Let’s be honest – talking about bowel movements is not always a comfortable conversation. Many of my clients can not help but flush their ideas when I ask questions about stool. However, most people tend to relax after eating and drinking. In fact, most dieticians are so comfortable with this topic that they will not bat an eye while having a conversation about their lunch break. Given that 1 in 7 adults suffer from chronic constipation, I think it is important that we end the taboo against “Number 2” (1). Let’s talk about some ways to treat constipation naturally.
5 Remedies for Treating Constipation Naturally
Chronic constipation can lead to many negative consequences .
I know – yikes! Thankfully, constipation is treatable through natural home remedies. Follow these steps to improve your health and stool
What puts you at risk for constipation?
- Persons taking multiple medications, especially opioids
- Dehydration ( 4 )
- Physical inactivity ( 5 )
- Older age
- Women are at increased risk compared to men
Ways to treat constipation naturally:
Drink More Water
This is a great place for a home remedy for constipation. The Daily Intake Intake (DRI) for water for healthy adults falls between 10 to 15 cups daily ( 6 ). During the digestion process, our colon draws in water to help moisten and soften stool. Thus, dehydration can lead to harder and difficult to pass bowel movements. To help treat constipation naturally, make sure you’re drinking plenty of water and enjoying foods like fruits and vegetables. The extra hydration will help improve stool consistency. A good indicator that you’re getting enough water when your urine looks lightly colored (like lemonade). In contrast, if it’s darker tinted (like apple juice), you need more water.
Add Probiotics to fight constipation
You have likely heard about probiotics. They are the helpful bacteria that help in bodily functions, like digestion. It is thought that probiotics treat constipation naturally by helping stimulate motility ( 7 ). In other words, it helps get things moving faster. Probiotics are naturally found in kefir, certain yogurts, sauerkraut, kimchi, and kombucha. Therefore, add these to your diet as a home remedy for constipation.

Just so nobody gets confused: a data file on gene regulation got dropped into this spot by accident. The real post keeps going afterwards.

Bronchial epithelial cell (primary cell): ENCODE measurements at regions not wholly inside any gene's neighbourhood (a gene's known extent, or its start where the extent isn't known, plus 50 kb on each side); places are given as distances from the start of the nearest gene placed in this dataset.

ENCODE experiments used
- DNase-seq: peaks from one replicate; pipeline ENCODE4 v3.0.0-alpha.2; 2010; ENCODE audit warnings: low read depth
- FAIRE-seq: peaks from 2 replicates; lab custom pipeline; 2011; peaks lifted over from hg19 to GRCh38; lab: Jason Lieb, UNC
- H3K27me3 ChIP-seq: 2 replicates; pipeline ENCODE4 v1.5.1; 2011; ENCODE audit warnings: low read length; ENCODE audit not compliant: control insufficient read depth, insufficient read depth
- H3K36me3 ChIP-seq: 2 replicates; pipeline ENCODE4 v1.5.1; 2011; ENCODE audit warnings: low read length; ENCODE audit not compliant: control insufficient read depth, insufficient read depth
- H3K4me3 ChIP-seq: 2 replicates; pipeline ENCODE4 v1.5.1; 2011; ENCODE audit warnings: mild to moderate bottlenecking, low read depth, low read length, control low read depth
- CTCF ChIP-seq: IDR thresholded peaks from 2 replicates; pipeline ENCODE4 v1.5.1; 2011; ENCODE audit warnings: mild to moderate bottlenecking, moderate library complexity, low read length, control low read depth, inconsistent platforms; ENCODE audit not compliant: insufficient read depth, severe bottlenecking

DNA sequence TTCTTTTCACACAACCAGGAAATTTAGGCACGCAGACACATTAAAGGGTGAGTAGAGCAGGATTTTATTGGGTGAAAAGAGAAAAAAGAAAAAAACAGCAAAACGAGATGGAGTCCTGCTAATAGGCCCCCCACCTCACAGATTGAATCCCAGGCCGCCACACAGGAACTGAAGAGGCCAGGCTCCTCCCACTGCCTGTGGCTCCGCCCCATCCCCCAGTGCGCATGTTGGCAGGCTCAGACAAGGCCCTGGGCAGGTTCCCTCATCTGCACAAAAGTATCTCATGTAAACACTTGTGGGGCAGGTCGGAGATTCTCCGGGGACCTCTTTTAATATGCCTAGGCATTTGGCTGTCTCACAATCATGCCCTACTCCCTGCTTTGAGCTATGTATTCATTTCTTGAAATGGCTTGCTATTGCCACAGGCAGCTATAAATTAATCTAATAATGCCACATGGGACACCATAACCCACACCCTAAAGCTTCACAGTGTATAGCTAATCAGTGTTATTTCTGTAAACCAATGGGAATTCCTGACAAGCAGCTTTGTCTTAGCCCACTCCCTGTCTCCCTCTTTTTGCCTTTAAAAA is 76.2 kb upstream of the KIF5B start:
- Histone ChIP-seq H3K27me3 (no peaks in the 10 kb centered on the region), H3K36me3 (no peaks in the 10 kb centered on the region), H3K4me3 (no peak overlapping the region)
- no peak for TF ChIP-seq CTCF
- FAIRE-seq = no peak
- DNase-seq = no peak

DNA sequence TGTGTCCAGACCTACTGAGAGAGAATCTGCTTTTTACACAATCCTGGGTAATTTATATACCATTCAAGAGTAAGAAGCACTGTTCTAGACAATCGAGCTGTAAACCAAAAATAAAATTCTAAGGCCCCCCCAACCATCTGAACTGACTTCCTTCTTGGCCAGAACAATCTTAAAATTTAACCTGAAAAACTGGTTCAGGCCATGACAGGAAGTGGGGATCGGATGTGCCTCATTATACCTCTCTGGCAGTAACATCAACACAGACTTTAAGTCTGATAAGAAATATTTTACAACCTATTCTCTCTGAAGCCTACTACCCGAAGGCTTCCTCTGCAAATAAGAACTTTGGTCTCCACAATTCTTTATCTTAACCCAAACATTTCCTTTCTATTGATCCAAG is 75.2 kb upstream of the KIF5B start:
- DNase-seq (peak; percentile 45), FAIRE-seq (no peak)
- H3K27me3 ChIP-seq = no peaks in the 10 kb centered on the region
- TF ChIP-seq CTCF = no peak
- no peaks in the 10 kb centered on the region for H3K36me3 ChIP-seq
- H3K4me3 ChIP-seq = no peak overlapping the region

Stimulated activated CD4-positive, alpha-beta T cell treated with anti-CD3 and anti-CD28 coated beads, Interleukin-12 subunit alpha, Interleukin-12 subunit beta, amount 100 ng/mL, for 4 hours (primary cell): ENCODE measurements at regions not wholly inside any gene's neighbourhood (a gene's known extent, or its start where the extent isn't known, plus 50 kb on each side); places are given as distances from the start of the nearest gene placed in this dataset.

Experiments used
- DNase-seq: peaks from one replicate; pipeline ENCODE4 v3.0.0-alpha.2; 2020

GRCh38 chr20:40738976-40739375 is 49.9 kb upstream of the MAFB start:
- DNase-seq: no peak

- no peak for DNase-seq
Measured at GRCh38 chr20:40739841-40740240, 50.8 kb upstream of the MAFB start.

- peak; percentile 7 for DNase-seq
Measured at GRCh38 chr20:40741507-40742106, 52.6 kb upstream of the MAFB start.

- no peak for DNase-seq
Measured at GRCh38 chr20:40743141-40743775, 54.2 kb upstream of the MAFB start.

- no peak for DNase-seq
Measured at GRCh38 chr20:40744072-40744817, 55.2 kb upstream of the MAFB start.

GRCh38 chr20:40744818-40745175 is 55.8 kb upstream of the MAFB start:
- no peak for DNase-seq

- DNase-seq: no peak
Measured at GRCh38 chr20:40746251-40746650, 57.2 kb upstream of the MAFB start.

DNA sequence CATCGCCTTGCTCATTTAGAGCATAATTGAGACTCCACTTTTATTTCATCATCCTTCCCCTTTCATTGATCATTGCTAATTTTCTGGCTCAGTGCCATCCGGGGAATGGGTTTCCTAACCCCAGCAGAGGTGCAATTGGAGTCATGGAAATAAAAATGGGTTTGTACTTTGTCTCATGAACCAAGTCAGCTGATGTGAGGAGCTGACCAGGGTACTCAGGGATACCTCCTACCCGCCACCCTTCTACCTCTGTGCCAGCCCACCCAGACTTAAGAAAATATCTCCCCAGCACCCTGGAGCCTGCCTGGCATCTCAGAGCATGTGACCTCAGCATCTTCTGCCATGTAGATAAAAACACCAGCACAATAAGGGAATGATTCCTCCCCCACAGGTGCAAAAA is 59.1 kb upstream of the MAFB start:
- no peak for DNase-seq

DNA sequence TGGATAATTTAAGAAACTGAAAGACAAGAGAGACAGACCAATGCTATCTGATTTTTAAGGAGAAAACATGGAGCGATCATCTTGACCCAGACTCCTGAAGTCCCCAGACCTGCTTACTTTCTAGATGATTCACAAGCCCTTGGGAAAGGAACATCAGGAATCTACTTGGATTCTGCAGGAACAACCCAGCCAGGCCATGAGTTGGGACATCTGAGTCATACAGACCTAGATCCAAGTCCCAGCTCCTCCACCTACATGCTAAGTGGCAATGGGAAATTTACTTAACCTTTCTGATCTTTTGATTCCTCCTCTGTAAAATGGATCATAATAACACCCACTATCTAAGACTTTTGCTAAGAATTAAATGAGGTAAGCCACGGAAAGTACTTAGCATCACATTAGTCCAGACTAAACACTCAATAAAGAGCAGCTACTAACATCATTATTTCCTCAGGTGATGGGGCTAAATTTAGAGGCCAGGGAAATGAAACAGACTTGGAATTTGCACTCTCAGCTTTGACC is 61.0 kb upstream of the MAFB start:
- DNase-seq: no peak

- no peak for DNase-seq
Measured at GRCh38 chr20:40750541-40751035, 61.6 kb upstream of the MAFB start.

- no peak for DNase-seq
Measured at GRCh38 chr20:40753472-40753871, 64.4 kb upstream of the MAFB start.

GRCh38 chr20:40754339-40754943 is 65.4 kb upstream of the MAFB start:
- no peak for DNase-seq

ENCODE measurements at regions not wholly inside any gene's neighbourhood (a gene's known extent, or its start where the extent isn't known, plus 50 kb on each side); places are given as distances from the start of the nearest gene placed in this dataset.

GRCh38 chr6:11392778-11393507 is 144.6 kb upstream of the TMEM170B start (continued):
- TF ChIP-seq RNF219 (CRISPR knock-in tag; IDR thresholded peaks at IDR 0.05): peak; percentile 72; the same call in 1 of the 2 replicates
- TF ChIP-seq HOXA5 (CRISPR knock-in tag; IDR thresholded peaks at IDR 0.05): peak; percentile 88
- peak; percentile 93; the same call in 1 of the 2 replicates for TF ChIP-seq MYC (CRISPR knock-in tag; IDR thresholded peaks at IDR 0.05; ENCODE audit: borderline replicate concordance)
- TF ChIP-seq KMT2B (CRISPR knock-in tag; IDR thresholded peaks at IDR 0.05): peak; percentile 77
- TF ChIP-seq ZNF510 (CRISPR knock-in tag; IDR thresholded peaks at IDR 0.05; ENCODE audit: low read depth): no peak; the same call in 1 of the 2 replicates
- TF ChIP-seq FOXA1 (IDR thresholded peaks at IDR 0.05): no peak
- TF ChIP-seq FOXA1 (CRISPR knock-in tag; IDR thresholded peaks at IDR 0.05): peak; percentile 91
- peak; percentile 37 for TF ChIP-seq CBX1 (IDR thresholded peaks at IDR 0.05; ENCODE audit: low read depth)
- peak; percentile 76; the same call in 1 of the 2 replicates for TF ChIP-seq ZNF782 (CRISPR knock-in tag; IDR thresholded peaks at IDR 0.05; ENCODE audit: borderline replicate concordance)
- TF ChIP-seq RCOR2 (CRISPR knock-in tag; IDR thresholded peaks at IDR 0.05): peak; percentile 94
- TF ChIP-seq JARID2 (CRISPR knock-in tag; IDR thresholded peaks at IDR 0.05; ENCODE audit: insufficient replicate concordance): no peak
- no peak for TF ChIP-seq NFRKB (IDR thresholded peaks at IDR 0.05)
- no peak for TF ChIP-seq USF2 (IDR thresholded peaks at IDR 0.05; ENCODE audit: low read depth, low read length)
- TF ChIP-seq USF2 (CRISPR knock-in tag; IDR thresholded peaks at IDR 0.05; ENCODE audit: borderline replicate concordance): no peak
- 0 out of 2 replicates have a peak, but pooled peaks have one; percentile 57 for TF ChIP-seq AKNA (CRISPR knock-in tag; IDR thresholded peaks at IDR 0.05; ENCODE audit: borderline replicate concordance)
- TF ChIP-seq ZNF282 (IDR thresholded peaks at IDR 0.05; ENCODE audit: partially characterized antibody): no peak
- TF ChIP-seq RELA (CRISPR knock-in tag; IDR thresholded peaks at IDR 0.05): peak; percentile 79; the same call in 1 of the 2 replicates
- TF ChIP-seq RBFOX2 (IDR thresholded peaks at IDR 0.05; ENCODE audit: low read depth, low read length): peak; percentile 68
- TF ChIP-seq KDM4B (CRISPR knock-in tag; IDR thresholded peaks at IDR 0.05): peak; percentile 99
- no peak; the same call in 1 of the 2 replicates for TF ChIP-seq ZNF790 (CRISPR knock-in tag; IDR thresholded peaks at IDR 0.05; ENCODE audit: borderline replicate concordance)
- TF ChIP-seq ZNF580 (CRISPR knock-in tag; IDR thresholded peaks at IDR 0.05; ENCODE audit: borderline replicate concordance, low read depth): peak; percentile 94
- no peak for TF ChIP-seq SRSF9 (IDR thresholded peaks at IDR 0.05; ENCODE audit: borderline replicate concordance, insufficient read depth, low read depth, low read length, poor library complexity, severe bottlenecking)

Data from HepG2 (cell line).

Oxygenated Magnesium Supplement
Magnesium oxide has been shown to be a remedy for constipation. In fact, it is just as effective as Miralax ( 8 ). It is thought that the magnesium aids digestion by drawing both water and oxygen into the digestive tract. As a result, stools become softer and easier to pass ( 9 ). As with all supplements, it is important to discuss with your healthcare provider before taking magnesium. High dose magnesium supplementation can be problematic long term ( 10 ).
Insoluble Fiber to ease digestion
You may have heard that adding fiber to your diet is a natural remedy for constipation. H owever, only 5% of adults meet the recommended intake for fiber (25 grams). Fiber supplements do not tend to be as helpful as food sources of fiber ( 11 ). Therefore, it’s important to add high fiber foods to get benefits. T he type of fiber is also important to keep in mind. ” Insoluble ” means that the fiber does not dissolve in water. Rather, it improves stool consistency by adding bulk. This helps waste move through our digestive system faster. Due to these effects, insoluble fiber is a preferred natural remedy for constipation ( 12). Food sources of insoluble fiber include wheat bran, whole grains, vegetables, and beans. Be sure to increase fiber intake slowly, and drink more water along with it.